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State’s overdose death rate down for third year in a row

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For the third consecutive year, the state’s drug-overdose death ranking among states has improved, according to a Friday announcement by the New Mexico Department of Health and Gov. Susana Martinez.

Based on a recent report from the Centers for Disease Control and Prevention (CDC), New Mexico’s national ranking has improved from the second-highest drug-overdoes death rate in the United States in 2014 to 17th highest in 2017, the most current available data nationwide.

This is the first time New Mexico has ranked outside the top 15 since the CDC started reporting drug overdose death data in 1999. This comes as drug-overdose death rates saw a sharp 9.6 percent increase nationwide in 2017.

Under Martinez, New Mexico became the first state to require all local and state law enforcement agencies to provide officers with naloxone, a medication that reverses opioid overdoses, and New Mexico strengthened Prescription Monitoring Program (PMP) laws to require health care providers to check the database when prescribing opioids, leading to fewer opportunities for someone addicted to opioids to go from doctor to doctor for drugs. Over the past year alone, patients receiving high-dose opioid prescriptions decreased by 17 percent.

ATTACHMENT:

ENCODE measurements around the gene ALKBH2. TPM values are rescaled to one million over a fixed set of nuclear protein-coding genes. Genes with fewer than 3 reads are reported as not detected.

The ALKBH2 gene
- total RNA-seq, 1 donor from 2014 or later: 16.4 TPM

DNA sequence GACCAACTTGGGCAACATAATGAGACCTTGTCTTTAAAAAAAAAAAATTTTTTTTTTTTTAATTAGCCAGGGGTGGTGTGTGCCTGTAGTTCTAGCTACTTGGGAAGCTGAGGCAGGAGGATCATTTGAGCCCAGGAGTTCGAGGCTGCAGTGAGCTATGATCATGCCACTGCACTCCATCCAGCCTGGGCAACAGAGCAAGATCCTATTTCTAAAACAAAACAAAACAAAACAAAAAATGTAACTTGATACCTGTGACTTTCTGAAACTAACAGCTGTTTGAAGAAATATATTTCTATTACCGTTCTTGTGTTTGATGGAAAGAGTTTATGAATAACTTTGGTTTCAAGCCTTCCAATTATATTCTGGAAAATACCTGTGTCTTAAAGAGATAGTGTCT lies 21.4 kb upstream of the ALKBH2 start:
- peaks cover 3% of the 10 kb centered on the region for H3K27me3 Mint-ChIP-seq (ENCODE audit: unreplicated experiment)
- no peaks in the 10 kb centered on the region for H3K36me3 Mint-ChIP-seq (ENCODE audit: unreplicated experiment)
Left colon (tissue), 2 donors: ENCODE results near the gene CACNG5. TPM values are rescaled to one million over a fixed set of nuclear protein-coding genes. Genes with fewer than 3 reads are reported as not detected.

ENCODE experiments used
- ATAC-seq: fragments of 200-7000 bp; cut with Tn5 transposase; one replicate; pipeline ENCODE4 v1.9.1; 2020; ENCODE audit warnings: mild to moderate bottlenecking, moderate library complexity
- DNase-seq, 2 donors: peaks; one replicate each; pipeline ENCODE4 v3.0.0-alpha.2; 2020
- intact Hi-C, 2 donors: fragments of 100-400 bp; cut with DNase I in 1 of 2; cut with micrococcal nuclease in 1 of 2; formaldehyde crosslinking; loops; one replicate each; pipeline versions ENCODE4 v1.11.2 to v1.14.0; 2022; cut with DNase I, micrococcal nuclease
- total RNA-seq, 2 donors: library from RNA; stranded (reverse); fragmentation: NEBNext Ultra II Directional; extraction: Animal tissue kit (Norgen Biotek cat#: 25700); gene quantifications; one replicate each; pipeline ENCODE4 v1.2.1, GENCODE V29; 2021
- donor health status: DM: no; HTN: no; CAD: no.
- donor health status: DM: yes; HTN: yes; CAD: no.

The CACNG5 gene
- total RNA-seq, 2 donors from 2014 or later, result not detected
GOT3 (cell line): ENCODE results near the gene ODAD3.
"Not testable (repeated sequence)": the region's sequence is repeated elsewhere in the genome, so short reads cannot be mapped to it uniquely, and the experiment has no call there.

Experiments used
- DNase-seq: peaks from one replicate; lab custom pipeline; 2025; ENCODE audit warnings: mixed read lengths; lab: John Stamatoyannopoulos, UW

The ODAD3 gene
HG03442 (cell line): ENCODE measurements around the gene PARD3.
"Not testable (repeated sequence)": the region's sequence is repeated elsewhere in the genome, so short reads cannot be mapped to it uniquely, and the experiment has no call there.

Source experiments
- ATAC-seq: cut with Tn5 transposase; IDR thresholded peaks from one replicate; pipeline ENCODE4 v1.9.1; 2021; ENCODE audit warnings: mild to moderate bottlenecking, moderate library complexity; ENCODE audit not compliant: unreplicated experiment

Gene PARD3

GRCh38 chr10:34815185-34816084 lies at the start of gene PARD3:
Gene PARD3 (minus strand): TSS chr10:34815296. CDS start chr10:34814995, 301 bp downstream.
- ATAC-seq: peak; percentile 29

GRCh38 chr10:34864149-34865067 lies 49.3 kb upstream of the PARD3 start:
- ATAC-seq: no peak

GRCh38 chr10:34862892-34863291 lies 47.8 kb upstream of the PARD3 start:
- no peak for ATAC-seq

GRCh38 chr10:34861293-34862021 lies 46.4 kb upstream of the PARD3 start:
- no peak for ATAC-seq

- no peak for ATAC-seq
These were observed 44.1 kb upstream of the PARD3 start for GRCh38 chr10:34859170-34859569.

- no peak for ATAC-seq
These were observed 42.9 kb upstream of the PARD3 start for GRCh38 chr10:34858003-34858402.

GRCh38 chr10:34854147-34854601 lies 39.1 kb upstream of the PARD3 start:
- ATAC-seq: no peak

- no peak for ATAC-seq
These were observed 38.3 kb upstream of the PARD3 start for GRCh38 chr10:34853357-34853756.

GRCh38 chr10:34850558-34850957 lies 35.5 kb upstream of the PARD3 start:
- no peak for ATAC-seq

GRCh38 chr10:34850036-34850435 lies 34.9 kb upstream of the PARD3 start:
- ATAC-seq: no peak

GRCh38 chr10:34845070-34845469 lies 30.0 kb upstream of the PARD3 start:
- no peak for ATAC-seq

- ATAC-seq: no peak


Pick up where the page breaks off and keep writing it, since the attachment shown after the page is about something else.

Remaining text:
NMDOH previously reported a 4 percent decline in death rates in 2017, due to overdose of commonly prescribed opioids such as oxycodone, compared to 2016. In addition, deaths due to heroin decreased by 9 percent and deaths due to synthetic opioids such as fentanyl decreased by 6 percent over the same time period.

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Governor Martinez also signed legislation that allows both pharmacists and law enforcement to dispense naloxone without a prescription. Both efforts expanded access to the life-saving drug. Earlier this year, the National Safety Council reported that New Mexico is one of only two states that has implemented all six key actions recommended to reduce prescription painkiller deaths.

There is still more work to be done, officials said, as drug overdose deaths remain the leading cause of injury death in New Mexico. Nearly half of all overdose deaths in New Mexico resulted from prescription opioids such as morphine, hydrocodone and oxycodone.